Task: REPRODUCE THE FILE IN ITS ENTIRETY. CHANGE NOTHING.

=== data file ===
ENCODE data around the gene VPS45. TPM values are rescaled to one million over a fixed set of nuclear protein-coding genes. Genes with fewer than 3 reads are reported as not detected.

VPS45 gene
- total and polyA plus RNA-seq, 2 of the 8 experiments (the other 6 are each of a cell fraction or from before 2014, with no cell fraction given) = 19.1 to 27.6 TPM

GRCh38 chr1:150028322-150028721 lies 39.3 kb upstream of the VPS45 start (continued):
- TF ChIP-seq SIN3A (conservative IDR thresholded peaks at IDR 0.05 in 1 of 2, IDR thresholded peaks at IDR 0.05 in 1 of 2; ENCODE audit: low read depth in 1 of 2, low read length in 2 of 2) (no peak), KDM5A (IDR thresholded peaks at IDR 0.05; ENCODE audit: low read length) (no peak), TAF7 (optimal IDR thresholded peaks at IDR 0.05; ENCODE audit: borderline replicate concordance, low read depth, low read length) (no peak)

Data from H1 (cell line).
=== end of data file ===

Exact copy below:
ENCODE data around the gene VPS45. TPM values are rescaled to one million over a fixed set of nuclear protein-coding genes. Genes with fewer than 3 reads are reported as not detected.

VPS45 gene
- total and polyA plus RNA-seq, 2 of the 8 experiments (the other 6 are each of a cell fraction or from before 2014, with no cell fraction given) = 19.1 to 27.6 TPM

GRCh38 chr1:150028322-150028721 lies 39.3 kb upstream of the VPS45 start (continued):
- TF ChIP-seq SIN3A (conservative IDR thresholded peaks at IDR 0.05 in 1 of 2, IDR thresholded peaks at IDR 0.05 in 1 of 2; ENCODE audit: low read depth in 1 of 2, low read length in 2 of 2) (no peak), KDM5A (IDR thresholded peaks at IDR 0.05; ENCODE audit: low read length) (no peak), TAF7 (optimal IDR thresholded peaks at IDR 0.05; ENCODE audit: borderline replicate concordance, low read depth, low read length) (no peak)

Data from H1 (cell line).